Conversation: Question and Answer with J. Todd Billings
J. Todd Billings
Gordon H. Girod Research Professor of Reformed Theology
Western Theological Seminary, Holland, Michigan
In November, 2015, Dr. J. Todd Billings, Gordon H. Girod Research Professor of Reformed Theology at Western Theological Seminary in Holland, Michigan, visited the Orlando campus of Reformed Theological Seminary to discuss his recent book, Rejoicing in Lament: Wrestling with Incurable Cancer and Life in Christ (Baker, 2015). A question and answer session at a campus lunch included the following exchanges:
You mention ways in which the culture of death is different in recent years, especially in evangelical Christianity. One thing that is certainly missing is anything like classical Christian concern to talk about and focus on martyr accounts and to be moved by that. Can you reflect on the place that focus has played in the tradition in the past and how that might prepare and sustain folks – to think about those who have died well, who have borne suffering well, and how that has been lost in many ways?
“The gap you are pointing to is a true area of need. One trend I have noticed in funerals is that the word, death, is not often mentioned. Sometimes it becomes a hero-making service for the one who has died – with slides and contemporary Christian music. There may be a place for some of this. But the central story is not the death and resurrection of Jesus Christ and our participation in that. And of course that is the central story of martyrdom accounts. What looks like a terrible defeat can actually be a victory.
“Martyrdoms are very ambiguous deaths. Usually martyrdoms are not deaths where the person stands up and says, ‘Here I stand!’ They often seem rather senseless. But when Jesus Christ is the central actor, and our lives are hidden with Christ in God, then there can be a celebration of what it means to live into and testify to Christ’s death and resurrection.
“There are so many in the Christian community today who believe that even preparing for death is an act of unfaithfulness. Recently I researched Christians and extreme medical measures at the end of life. One study by the Dana Farber Institute showed that those late-stage cancer patients who self-identified as very religious were over four times as likely to ask for extreme measures at the end of life as those who were less religious. Of course, they didn’t live any longer. This is just a medical fact: extreme measures do not statistically make you live any longer. But it does take you away from your family. There is no chance for the congregation to walk by that person. There is no chance for final words of confession and the sharing of wisdom before death.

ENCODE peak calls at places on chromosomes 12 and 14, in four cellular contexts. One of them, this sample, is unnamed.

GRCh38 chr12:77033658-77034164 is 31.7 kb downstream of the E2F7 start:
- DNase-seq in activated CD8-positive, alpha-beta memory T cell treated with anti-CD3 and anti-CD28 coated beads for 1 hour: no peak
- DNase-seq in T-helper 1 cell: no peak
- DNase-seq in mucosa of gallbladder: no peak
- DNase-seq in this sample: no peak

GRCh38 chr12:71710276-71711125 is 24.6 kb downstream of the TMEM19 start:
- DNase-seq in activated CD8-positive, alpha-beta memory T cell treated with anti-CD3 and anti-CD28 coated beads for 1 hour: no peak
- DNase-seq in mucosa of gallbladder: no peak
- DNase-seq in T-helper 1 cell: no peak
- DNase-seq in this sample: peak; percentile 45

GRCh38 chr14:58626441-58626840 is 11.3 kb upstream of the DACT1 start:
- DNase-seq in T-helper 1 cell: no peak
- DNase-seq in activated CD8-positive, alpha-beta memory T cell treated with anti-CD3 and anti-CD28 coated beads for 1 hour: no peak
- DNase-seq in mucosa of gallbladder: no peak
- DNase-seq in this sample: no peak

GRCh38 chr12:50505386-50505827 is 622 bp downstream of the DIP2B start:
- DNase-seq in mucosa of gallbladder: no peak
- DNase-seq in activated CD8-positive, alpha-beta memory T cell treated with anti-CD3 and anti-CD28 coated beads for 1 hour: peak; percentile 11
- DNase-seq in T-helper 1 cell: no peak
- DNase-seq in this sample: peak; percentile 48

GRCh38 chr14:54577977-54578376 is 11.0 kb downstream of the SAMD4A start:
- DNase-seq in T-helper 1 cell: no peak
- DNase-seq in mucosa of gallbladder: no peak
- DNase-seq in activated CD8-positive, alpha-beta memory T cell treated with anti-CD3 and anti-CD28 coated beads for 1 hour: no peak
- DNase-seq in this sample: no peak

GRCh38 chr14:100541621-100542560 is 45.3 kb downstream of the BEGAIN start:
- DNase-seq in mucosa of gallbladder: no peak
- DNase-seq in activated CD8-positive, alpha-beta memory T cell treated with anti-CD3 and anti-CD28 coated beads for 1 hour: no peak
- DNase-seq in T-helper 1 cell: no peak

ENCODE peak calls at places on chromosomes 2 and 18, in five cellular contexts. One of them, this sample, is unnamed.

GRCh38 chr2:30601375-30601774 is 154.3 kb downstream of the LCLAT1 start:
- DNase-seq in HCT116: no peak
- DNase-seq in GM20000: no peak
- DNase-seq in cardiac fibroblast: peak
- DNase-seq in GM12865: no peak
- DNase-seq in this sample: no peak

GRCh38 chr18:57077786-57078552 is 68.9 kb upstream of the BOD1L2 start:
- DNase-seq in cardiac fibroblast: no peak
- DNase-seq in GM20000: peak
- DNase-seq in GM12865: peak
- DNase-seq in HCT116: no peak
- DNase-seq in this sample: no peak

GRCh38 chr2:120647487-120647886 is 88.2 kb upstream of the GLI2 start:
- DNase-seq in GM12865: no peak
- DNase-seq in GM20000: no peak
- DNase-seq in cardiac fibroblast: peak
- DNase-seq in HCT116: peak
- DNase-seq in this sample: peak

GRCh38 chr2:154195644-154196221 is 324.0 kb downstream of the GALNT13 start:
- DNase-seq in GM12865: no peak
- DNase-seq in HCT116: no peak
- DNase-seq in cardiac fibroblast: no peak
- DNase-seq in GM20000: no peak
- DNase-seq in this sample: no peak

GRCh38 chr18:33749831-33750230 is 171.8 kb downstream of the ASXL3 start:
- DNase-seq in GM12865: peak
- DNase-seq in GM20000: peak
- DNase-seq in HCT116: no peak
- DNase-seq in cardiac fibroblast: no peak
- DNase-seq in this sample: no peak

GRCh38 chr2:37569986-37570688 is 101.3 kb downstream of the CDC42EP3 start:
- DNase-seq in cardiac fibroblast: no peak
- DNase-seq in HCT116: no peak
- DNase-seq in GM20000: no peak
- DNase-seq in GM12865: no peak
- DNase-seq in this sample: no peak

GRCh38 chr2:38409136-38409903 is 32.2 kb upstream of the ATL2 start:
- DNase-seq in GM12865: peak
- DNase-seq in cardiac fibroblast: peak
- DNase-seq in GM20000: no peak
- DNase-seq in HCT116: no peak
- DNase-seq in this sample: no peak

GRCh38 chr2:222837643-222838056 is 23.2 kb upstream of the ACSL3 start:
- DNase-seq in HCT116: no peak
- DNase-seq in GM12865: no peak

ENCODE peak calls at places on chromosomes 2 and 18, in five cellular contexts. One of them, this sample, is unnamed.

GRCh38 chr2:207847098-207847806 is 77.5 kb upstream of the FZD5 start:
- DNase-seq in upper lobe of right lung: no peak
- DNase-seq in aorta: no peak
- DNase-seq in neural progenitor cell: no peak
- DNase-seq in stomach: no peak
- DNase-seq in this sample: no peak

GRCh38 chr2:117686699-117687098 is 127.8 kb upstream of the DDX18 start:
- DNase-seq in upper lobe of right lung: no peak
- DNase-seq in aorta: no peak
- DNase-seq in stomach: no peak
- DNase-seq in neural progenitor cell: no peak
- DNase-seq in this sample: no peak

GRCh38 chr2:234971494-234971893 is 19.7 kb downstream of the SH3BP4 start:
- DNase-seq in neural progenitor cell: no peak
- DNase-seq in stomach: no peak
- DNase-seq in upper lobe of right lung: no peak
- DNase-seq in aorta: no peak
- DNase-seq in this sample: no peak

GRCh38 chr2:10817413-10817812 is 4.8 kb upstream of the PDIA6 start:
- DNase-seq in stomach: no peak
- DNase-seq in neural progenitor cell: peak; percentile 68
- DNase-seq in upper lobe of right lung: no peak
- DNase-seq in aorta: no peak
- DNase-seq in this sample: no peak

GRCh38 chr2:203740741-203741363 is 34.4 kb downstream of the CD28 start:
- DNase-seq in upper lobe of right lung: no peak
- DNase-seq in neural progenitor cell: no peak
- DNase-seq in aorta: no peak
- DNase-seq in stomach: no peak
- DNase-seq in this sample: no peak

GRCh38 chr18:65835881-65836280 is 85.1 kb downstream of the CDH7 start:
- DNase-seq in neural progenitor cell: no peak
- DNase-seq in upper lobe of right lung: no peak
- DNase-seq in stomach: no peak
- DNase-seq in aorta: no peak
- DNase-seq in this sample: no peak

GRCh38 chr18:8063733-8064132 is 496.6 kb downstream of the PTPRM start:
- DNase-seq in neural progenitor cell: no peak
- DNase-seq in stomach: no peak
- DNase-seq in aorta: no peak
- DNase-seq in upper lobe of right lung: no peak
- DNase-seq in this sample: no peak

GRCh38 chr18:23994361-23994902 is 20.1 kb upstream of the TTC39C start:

“Somehow we have gotten this idea that Christian hope means doing everything that is conceivably possible to extend life as long as possible, even if we are in a state when we cannot communicate with other people. We need to rethink that. If there is role for preparing for death for Christians, we need to draw upon medicine as a servant and not as a master.”
In my discipleship as a believer, I was formed in celebration, but not really in lamentation. For us who are future disciple-makers, counselors, and pastors, what should it look like to disciple people in lamenting?
“I like the term, ‘celebration,’ because we have to keep forming people in a way that celebrates God’s gifts and God’s promise, and the psalms do this again and again. Somehow we need to make this link so that the same promise that we celebrate we also bring before God when we have grief and anger as well, precisely because we value God’s promise.
“Concretely, some of the ways we can do this as a community of believers, when you have someone going through hardship, doing your best to come alongside the person and not just pray for them but be with them and seek to bear one another’s burdens. Don’t always assume that what they want to do at that particular moment is just to have grief. After my diagnosis I had grief and fear, but also tremendous joy and gratitude – all of it at once. It was kind of a mess! But that’s what the psalms are, too – it’s a ‘holy mess’ there.
“Some congregations may have a ‘blue Christmas’ service for those who have lost a loved one during holiday season. That can be helpful, but it needs to be incorporated more into the regular rhythms of the Christian life. If we become convinced that we haven’t properly apprehended the gospel of Jesus Christ, unless we are both rejoicing and lamenting, then we may have a case. That is part of the case that I seek to make in my book, and that I saw with new eyes. Lament is not this antique, Old Testament thing, while the New Testament is all about joy. Jesus is praying psalms of lament. In Revelation 21, the souls of the martyrs are lamenting. The most frequently cited psalms in the New Testament are psalms of lament – Psalm 22 and Psalm 69.
“If we really want to understand the context of the good news in a world where it seems that death is reigning and that sin is having the final word, we have to recover lament, and not just in a once-a-year service.”